On the plane tomorrow to Salt Lake City. Over the course of two days, I’ll have two orchestra rehearsals, a vocal rehearsal, a class and a concert. As time allows, I’ll try to take in a city I last set foot in 41 years ago.
And now a word about rehearsal etiquette. Composers aren’t supposed to speak directly to orchestral musicians, unless asked to by the conductor. If you want the second clarinetist to play a tad louder, you tell the conductor “I’d like the second clarinetist to play a tad louder,” and let Maestro translate your wishes to the musician in question. Presumably that’s because the musicians have to experience the conductor as the ultimate authority in rehearsal, which is especially tricky when the composer is in the room. After all, how can the conductor know the piece better than the composer? Truth is, it’s easy for the conductor to know the piece better than the composer, because the composer has moved on to other works since completing the piece, while the conductor has presumably been immersed in the work at hand over the last few weeks or more. But I’ve known conductors who have gone out of their way to belittle the composer in rehearsal, as if they felt the need to unquestionably establish their authority. Unfortunately, they usually end up looking pretty weak in the process.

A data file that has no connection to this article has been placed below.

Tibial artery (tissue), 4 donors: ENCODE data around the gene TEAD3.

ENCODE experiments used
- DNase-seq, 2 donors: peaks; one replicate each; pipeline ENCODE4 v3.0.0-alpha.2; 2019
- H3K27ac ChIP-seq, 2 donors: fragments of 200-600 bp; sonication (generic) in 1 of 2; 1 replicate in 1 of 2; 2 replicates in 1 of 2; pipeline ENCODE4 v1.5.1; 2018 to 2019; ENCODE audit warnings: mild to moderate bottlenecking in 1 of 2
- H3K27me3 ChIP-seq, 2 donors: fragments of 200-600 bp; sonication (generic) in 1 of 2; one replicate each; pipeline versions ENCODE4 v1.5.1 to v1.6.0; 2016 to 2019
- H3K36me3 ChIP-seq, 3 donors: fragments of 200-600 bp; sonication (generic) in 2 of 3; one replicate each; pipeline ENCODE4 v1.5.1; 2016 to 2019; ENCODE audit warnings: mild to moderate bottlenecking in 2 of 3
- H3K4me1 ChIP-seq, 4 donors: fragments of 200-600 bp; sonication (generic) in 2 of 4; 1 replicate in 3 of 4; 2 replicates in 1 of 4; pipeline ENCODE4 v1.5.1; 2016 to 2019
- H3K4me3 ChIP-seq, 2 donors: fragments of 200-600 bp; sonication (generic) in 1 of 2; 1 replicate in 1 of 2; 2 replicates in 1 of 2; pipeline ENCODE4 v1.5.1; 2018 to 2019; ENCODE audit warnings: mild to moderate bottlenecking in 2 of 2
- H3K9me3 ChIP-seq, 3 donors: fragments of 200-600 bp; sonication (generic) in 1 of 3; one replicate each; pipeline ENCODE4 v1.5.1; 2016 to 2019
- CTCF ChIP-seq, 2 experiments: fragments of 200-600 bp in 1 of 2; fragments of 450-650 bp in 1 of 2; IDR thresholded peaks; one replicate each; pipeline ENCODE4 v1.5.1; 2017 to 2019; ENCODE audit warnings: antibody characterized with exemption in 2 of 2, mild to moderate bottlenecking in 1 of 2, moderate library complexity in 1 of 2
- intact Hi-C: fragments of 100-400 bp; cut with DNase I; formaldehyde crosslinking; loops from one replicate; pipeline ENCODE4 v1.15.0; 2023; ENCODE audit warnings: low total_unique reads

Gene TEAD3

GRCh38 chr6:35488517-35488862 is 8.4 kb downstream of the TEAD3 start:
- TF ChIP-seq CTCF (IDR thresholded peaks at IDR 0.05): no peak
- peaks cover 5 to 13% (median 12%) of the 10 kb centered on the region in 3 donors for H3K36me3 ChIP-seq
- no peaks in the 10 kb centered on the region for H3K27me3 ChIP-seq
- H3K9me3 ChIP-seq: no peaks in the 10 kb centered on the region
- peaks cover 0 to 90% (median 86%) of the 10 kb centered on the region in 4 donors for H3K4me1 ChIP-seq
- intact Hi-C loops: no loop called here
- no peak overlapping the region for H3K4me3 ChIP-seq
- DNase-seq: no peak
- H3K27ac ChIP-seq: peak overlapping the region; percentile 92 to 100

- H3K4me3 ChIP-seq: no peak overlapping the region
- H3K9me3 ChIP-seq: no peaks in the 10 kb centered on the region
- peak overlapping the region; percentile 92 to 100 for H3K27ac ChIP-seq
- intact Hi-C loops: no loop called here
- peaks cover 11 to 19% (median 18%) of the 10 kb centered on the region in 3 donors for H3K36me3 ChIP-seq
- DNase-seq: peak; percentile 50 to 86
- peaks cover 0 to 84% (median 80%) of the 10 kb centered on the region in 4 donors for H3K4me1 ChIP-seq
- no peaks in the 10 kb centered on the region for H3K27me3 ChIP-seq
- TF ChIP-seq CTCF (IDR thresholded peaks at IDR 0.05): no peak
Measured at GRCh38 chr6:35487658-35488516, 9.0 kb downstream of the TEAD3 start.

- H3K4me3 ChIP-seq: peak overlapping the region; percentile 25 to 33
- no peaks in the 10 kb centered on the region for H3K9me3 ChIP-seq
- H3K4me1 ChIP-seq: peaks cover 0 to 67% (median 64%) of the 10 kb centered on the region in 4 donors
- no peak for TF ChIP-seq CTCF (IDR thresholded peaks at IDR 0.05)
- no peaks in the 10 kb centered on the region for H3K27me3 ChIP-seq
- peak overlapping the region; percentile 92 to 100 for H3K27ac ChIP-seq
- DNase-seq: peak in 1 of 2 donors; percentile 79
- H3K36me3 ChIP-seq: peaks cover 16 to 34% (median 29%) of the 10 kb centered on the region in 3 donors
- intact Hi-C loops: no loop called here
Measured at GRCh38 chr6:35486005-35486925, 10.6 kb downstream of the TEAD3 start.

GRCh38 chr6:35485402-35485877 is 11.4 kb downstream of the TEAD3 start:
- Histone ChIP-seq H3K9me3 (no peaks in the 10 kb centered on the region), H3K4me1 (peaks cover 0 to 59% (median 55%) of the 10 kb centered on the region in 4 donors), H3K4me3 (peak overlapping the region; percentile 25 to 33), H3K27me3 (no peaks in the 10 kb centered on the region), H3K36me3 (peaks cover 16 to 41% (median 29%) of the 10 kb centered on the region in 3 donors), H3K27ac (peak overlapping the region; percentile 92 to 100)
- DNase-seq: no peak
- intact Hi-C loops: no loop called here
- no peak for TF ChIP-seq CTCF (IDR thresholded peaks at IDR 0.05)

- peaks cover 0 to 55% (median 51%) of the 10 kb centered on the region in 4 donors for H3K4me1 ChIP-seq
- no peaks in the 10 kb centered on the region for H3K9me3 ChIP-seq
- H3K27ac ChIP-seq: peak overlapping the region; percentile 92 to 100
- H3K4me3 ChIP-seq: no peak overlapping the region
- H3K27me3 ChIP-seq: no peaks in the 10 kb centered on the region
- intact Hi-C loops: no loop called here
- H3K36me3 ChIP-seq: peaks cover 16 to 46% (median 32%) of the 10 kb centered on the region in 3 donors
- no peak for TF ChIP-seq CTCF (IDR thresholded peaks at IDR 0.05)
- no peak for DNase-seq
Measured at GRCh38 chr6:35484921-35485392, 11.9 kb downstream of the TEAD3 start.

Most conductors, of course, are incredibly gracious, generous with their time and absolutely sublime colleagues. I haven’t yet met Robert Baldwin, but our frequent online exchanges (he’s programmed music of mine in the past) have assured me that he’s a very meticulous, pleasant, thoughtful guy, so I’m expecting to have an easy time working with him. I’m looking forward to our collaboration, and to hearing how these singers and instrumentalists tackle the challenges of Cool Night. I have to tip my cap to all of them – it is certainly not an easy piece to nail down.
And Mr. Baldwin has just begun a term as Interim Dean at the University of Utah School of Music. I went down that road in 2003-04, so I know he has more on his hands right now than anyone can be expected to juggle. Another cap tip.